At Jesus’ baptism, God the Father voices his pleasure in his son, ““You are my Son, whom I love; with you I am well pleased.” (Luke 3:22) Again, while Jesus is in prayer with his disciples atop the mountain, the proud Father says from heaven, ““This is my Son, whom I love. Listen to him!” (Mark 9:7) Evidently, within God the Father there is joy expressed in celebrating the Son. Jesus also intended this kind of joy to be shared with his disciples.

As he prayed shortly before his crucifixion, he prayed to his Father for his disciples, “I am coming to you now, but I say these things while I am still in the world, so that they may have the full measure of my joy within them” (John 17:13).  When Jesus departed this earth and ascended to heaven, his disciples, “…worshiped him and returned to Jerusalem with great joy. And they stayed continually at the temple, praising God” (Luke 24:52-53). The news of a loving God who is redeeming the world is news worth celebrating, which is why we read in the Bible of people laughing and singing and dancing! (eg Ps 30:11; 33:3; 95:1; Isa 44:23; Jer 31:11-14)

But strangely Christians are not always known for their joy.  For some of us our reluctance to celebrate God and his goodness has probably been shaped by a tradition of ‘sensible’ behaviour modelled by a sanctimonious church leadership. In these settings, the kinds of lively celebration that might have been described in the bible have been viewed as self-indulgent or, at best, frivolous— “seriousness is close to godliness.” We quickly forget the celebrations of the angels over one sinner who repents (Luke 15:7,10). Celebration is also culture-bound. We all grew up in families, in traditions, and communities with their own patterns and norms for celebration. The Anglo-Australian culture I grew up in was well practiced at celebrating, but not always in an extravagant way.

Family celebrations were patterned and traditional, with much warmth and the inclusion of relatives whom we only ever saw at Christmas. However, other, more extravagant, celebrations, relied heavily on alcohol to ‘get the party going’— leading to lots of noise but little meaningful relationship. Lots of noise was usually followed by a very quiet hazy headache the next morning. The cultures we grew up in may or may not teach us to celebrate well.  

The reasons for Christian celebration are many— all rooted in the gospel of our salvation. And celebrating these is good for us! To begin, it combats the tendency many of us have to take ourselves too seriously. Celebration helps us put things in perspective, to laugh at ourselves, and remember that the Good News is exactly that – good news. Celebration is a way of declaring the truth about our world: that even though there is pain, injustice, suffering, in the end these things aren’t the truest things. God, and his love for us in the world, are deeper realities.  I wonder if we remember that joy is evidence of the inner working of God— part of the fruit of the Holy Spirit (Gal 5:22). God’s work in our lives is rightfully expressed with joy, delight, dancing, a maybe even fist-pumping exultation.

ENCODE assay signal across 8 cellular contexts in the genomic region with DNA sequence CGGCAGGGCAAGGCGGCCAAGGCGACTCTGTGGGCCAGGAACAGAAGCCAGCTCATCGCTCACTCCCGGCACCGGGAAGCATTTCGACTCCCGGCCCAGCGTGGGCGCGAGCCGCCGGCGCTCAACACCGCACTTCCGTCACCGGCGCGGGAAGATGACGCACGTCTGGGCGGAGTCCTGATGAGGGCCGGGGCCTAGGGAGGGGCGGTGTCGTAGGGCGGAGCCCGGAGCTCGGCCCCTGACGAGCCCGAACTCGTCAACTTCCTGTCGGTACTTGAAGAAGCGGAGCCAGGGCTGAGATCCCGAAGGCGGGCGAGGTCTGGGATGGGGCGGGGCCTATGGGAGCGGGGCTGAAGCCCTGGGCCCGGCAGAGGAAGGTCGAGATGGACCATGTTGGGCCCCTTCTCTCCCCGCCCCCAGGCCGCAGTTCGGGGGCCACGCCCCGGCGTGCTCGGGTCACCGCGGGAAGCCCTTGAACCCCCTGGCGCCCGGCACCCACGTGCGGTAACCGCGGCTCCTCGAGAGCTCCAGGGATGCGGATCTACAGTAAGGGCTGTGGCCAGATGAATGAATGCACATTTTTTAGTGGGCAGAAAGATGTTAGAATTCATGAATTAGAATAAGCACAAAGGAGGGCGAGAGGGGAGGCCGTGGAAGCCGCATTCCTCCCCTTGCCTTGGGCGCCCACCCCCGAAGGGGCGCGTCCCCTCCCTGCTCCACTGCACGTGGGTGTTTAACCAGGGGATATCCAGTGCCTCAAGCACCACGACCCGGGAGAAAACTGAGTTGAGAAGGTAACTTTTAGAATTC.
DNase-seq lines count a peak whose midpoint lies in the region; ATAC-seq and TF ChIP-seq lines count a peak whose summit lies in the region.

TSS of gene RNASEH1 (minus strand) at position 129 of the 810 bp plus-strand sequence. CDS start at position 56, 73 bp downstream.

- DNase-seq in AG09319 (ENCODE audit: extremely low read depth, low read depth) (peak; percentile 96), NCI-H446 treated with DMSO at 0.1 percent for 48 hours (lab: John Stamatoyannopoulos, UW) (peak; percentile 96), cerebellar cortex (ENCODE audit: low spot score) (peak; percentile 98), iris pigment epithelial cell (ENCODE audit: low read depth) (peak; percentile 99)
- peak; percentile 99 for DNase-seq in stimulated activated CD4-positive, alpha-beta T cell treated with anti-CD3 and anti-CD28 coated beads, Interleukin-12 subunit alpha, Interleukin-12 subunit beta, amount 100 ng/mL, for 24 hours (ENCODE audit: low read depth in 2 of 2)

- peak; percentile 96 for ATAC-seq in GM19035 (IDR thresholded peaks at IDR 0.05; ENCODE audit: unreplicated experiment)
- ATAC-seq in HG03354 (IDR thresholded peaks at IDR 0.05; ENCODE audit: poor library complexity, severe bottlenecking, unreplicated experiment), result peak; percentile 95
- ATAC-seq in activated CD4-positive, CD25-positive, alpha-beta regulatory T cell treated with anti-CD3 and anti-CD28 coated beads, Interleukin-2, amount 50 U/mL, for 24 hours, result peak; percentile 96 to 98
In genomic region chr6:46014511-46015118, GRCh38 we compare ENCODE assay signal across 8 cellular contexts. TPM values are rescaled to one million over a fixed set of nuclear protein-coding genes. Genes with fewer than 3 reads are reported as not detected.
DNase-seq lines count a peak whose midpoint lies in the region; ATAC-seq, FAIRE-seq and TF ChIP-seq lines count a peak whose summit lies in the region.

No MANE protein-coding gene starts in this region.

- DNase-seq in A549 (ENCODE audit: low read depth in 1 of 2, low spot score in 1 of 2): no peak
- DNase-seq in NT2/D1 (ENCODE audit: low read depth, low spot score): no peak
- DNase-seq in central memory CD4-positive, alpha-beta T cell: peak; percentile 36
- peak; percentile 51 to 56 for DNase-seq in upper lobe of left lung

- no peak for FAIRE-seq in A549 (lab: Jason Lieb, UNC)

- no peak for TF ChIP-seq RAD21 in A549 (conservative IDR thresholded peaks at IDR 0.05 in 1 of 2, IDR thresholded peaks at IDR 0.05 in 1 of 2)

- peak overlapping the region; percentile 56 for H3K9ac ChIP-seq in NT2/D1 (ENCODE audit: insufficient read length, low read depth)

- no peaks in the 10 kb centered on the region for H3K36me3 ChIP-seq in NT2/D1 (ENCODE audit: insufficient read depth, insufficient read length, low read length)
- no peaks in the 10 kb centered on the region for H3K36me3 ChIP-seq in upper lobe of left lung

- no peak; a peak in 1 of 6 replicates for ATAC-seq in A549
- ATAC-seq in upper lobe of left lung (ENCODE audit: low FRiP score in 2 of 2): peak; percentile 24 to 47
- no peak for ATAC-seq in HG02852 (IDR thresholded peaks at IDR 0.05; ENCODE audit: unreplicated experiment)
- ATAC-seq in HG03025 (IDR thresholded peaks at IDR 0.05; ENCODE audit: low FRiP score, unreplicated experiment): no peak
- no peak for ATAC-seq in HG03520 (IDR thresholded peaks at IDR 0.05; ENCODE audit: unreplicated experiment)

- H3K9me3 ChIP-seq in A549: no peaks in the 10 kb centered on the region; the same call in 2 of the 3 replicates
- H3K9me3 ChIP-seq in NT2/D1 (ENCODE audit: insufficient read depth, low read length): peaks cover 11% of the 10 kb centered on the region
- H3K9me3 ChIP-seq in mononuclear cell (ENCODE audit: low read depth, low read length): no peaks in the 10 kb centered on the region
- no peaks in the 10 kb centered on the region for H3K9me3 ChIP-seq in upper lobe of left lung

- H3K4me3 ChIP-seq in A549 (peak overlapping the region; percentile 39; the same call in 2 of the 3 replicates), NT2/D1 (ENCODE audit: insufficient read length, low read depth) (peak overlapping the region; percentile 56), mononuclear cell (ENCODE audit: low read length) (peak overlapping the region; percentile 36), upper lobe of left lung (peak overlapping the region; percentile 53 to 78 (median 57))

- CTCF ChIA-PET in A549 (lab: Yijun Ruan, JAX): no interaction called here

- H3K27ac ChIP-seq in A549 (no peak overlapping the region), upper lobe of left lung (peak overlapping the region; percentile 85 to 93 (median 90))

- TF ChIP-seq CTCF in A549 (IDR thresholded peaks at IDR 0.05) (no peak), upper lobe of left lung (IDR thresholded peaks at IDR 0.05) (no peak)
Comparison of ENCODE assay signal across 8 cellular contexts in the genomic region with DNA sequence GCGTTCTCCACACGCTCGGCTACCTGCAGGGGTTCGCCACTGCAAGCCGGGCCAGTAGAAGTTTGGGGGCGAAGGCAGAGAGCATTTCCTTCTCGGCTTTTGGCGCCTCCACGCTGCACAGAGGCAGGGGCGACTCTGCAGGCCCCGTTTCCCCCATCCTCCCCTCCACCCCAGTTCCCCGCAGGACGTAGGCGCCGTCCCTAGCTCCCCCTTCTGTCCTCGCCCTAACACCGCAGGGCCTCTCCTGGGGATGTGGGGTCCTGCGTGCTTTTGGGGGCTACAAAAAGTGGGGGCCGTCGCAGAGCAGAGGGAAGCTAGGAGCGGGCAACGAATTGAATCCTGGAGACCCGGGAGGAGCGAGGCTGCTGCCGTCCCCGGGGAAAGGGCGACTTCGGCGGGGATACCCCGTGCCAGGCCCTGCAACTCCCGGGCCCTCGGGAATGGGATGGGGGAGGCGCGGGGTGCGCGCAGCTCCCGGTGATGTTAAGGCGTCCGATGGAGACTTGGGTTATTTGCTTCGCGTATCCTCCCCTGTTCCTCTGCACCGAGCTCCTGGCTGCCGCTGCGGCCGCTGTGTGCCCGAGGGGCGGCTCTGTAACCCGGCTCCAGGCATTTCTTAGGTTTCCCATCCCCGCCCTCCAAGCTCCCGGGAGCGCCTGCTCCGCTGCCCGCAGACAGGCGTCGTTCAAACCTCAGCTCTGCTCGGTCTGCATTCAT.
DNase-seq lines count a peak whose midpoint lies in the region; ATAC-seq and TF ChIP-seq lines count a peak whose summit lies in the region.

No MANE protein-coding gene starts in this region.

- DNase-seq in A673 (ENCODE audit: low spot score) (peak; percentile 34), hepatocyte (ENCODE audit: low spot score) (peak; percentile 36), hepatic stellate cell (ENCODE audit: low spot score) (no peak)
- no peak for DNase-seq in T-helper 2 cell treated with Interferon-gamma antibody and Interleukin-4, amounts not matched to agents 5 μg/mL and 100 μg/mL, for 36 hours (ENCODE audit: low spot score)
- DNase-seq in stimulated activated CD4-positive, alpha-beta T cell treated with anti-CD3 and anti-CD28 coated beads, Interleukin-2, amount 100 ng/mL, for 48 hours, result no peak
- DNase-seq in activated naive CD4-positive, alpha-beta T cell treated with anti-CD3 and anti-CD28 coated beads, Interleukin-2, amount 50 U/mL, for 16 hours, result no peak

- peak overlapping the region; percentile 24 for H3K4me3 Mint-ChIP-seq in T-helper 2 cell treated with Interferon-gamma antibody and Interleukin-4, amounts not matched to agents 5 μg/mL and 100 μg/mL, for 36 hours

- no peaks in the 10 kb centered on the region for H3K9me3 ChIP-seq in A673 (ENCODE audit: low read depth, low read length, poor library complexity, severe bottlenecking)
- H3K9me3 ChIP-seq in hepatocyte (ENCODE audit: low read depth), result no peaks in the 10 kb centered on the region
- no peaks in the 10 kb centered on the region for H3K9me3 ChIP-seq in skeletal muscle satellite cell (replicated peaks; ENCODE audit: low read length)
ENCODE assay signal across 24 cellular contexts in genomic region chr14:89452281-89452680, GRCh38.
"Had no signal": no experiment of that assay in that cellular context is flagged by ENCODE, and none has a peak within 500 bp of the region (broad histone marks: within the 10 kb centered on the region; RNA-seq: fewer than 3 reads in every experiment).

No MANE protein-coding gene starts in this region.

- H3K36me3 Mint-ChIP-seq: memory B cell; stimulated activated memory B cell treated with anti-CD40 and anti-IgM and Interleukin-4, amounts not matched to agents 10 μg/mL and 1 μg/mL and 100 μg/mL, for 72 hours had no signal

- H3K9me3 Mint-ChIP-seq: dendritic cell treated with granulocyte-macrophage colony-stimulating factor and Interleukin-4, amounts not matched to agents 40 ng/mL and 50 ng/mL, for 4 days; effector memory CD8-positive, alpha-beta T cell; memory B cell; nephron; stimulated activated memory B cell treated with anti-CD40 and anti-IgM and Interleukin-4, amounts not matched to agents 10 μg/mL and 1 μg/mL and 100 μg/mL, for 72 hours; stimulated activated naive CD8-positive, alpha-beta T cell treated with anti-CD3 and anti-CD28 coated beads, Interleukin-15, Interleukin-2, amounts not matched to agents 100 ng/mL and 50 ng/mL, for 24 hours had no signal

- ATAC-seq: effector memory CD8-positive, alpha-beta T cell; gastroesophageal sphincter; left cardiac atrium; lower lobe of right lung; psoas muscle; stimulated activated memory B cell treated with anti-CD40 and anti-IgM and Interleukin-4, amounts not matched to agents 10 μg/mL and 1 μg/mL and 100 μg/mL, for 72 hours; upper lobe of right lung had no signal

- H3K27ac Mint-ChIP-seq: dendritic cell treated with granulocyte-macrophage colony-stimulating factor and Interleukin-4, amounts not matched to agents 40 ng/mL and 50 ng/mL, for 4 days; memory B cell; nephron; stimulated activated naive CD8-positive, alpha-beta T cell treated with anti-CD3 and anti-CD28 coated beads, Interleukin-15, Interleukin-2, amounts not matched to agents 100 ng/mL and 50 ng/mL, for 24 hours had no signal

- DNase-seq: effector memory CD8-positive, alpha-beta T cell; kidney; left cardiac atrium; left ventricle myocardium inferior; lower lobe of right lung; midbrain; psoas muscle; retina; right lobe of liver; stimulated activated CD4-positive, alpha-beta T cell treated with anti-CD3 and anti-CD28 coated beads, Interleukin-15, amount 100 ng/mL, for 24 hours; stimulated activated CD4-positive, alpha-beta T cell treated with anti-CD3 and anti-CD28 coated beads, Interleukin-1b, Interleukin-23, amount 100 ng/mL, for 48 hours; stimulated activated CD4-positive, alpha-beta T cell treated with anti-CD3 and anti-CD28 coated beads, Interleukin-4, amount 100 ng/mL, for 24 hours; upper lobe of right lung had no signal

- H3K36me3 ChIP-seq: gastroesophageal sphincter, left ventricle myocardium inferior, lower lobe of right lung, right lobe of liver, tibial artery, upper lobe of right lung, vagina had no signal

Conversely, a dour and grumpy demeanour would seem to deny any evidence of the Spirit’s work. The Psalms of celebration we find in the Bible are making this very point. Lament is not the end of the story. Instead, very many Psalms call to us:  “…let all who take refuge in you be glad;​let them ever sing for joy.” (Psalm 5:11) Liberty and energy are the by products of celebration which often overflow into many of the other activities and practices of life. Joyful celebration is contagious and continues on to touch other lives as well. A life shaped faithfully by the story of the Bible will include regular practices of celebration; not just as a way of letting off steam, but as a way of declaring to the world [and reminding ourselves] of the truth of the gospel.  So, this month– working on a different exercise each week– we aim to learn the joyous art of celebrating well – and pass it on!

Week 1: Celebrate

Our reasons for celebrating may vary widely. Some celebrations carry greater weight than others. Celebrating today’s sunshine feels good, but perhaps not the same as celebrating the declaration of peace at the end of a war. Celebrating my child’s birth sure beats celebrating my own birthday, which just feels like a reminder of my advancing years. Celebrating my Saviour’s birth feels much more significant than my team winning a game. Those celebrations of greater significance sometimes warrant some thoughtful reflection, rather than simply firing up some ‘whoops’ and high fives.